So when my 7 and 9 year olds read it (I don’t do anything that I can’t show to my kids), they got to see a lot of humor with Yusuf trying to change and feed the baby. But on the other hand, the teenagers who I taught at a NYC High School got a whole different message. One whose message was geared more towards them. As a result of this story, I was presented with a “Conversation Starters Award” by the DC Campaign to Prevent Teen Pregnancy. They also distributed 100 copies to their audience. That was a great honor for me.

Don: Tell us about some of the other features in the books.

Jerry: I made sure to put a lot of other cool features in the book such as comments about certain strips, a section on how I draw my characters and construct a comic strip, and even an old-fashioned flip book at the bottom. I get comments from parents all the time who are shock at how many times their kids are rereading the book. That’s the best compliment I could ever hope for.

Over the years, I’ve also used my comic strip spread a lot of other important messages to our community. The first book has a huge section on diabetes. In fact, in the comic, Tyrell and Yusuf’s dad passed away from complications related to diabetes. For years, they acted as spokes characters for the American Diabetes Association’s African-American program. Most recently I used them for a campaign for the American Council for Fitness and Nutrition to combat childhood obesity in the Kansas City School system.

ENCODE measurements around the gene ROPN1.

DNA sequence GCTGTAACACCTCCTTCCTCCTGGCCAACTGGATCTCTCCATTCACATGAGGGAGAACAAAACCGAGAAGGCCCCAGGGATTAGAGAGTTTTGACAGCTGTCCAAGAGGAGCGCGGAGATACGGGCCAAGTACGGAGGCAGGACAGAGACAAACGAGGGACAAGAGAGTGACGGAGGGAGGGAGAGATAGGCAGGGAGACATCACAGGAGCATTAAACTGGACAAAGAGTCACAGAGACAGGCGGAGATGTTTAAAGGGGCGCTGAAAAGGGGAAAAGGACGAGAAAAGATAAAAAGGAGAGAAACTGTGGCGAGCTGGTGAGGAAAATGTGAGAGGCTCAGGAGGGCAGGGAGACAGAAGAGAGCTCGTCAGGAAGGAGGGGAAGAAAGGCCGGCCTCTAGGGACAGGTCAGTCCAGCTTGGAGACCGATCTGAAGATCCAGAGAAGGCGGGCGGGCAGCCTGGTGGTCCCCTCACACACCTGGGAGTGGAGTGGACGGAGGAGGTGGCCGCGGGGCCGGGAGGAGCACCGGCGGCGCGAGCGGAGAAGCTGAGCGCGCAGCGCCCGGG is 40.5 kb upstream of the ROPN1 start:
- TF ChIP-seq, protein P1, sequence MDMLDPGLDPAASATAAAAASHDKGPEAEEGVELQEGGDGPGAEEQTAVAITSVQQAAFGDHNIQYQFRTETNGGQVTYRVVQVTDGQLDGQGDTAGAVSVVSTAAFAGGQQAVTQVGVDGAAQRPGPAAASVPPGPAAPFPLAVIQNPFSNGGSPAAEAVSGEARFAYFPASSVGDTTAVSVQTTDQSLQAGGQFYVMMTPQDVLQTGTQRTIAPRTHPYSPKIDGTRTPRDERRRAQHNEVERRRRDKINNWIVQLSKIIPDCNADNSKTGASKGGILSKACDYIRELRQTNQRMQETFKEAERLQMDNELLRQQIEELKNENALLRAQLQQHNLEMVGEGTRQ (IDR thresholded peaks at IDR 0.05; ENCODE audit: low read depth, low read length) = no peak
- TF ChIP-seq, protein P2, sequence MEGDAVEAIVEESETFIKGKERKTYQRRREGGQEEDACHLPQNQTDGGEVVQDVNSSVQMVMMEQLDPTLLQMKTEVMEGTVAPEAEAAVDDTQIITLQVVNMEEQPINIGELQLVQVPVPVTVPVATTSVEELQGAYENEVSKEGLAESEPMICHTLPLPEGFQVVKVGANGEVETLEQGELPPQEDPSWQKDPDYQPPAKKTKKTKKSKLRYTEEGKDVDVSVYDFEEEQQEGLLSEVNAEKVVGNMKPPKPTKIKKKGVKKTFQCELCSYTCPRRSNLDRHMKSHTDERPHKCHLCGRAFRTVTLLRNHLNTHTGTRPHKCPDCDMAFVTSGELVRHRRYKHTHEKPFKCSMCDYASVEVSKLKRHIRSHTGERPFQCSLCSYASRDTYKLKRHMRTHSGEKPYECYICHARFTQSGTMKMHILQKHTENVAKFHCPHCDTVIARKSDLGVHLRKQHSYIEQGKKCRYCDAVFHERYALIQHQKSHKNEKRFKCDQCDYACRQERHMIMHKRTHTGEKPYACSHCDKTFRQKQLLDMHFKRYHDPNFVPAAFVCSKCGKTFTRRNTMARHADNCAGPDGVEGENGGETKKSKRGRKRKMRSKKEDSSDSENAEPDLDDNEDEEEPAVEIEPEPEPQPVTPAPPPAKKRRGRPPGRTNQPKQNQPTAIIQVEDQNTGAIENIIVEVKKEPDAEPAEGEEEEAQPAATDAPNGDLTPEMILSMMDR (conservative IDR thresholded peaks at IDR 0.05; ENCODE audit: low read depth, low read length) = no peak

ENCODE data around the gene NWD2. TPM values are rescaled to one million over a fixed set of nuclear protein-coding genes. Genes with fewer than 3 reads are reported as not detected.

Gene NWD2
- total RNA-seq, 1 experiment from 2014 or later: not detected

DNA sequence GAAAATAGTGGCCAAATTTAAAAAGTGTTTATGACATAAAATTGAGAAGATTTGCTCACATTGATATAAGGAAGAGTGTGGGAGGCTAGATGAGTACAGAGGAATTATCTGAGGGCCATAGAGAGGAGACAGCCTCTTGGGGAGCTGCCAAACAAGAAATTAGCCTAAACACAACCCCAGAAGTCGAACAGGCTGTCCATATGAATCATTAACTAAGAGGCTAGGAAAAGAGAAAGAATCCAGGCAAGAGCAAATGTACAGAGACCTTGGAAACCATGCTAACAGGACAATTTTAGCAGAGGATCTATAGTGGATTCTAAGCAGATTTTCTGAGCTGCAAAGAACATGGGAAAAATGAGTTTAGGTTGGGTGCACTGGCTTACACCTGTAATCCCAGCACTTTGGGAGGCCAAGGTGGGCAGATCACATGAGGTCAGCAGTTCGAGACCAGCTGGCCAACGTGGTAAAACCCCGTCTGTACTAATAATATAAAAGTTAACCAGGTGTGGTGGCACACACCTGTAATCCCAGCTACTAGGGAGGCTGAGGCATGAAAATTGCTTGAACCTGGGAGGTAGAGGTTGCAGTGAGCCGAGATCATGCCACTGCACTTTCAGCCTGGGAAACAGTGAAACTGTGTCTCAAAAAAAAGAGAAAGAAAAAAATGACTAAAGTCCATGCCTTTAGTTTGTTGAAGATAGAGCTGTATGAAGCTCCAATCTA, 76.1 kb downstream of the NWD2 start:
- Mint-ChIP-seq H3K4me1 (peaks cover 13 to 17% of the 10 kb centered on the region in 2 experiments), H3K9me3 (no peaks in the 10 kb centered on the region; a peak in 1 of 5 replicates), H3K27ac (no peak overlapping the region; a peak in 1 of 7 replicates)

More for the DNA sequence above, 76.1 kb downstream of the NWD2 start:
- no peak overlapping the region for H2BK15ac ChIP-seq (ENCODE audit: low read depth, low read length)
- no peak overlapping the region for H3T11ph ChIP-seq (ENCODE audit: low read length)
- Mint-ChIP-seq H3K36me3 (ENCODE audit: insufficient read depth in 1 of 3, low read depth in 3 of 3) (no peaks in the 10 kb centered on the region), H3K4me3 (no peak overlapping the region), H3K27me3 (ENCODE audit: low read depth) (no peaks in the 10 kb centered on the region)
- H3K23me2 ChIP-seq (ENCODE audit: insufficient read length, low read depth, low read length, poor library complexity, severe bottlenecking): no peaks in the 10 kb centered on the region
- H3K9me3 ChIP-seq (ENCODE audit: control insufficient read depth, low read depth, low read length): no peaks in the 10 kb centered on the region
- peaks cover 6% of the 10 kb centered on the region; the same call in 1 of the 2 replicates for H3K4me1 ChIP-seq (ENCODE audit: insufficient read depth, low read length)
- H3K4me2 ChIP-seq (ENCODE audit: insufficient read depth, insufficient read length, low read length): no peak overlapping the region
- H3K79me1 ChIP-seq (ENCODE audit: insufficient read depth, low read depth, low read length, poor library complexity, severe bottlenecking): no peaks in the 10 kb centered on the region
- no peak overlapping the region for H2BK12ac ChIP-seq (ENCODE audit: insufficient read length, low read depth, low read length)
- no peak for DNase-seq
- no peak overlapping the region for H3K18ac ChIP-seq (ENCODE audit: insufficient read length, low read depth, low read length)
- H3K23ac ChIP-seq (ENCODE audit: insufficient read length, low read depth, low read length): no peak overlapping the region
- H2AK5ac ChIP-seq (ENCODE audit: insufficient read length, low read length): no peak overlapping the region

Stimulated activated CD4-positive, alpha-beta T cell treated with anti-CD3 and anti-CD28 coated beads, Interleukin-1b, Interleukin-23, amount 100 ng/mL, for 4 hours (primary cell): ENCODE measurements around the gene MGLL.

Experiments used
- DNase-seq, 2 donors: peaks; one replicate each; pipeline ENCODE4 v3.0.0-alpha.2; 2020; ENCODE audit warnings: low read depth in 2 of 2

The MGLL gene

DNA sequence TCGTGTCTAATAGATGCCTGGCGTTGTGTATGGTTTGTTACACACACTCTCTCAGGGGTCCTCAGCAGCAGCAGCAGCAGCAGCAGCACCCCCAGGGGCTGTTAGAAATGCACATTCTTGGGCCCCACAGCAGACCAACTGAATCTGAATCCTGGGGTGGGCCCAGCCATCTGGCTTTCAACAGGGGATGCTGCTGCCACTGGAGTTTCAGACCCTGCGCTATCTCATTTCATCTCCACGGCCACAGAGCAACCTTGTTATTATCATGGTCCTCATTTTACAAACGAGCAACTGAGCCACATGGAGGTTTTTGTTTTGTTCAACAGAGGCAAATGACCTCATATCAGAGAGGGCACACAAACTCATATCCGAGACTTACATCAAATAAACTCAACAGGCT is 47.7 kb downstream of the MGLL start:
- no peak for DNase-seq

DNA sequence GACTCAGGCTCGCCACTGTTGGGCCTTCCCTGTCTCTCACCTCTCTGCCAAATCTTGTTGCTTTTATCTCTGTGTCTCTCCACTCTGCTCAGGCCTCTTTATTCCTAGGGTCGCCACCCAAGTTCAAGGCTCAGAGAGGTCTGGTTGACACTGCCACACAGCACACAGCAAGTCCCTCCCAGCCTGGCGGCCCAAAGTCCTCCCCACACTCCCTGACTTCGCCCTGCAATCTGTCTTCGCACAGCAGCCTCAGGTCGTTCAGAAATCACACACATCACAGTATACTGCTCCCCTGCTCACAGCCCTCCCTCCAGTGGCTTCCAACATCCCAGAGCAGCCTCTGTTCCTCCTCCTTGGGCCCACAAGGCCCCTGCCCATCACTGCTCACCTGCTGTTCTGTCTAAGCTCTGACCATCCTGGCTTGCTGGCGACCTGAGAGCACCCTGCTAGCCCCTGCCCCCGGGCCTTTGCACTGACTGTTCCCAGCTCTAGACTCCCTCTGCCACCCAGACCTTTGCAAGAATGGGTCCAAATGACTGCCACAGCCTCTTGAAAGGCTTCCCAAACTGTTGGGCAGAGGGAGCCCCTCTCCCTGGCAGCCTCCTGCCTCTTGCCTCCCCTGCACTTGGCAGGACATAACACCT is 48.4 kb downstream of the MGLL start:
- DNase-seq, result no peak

Don: Besides the Mama’s Boyz books, what other projects do you have in the works?

51HPPRdEzZL._SL500_AA240_Jerry: Two years ago, I decided to stop working for corporate America and start Mama’s Boyz, Inc. In addition to doing my books and shirts etc… I have also had the pleasure of illustrating my first two traditional children’s books. The first was “Hillary’s Big Business Adventure” (Nelson Publishing, LLC) written by Lori Nelson. This was a great experience for a few reasons. First, I loved that it was a story of a 10-year old African-American girl who wanted to buy a new bicycle, but wanted to use her OWN money! So Hillary, her baby brother, and their friends come up with a plan to raise the money themselves. I try to make sure that everything I do has some type of crucial thing to teach kids. And money management is a much-needed topic. The other great part was the satisfaction I got from helping someone realize their dream. Lori told me that she had always wanted to do this story but had had a very difficult time finding an artist. Yes, we can be flakey!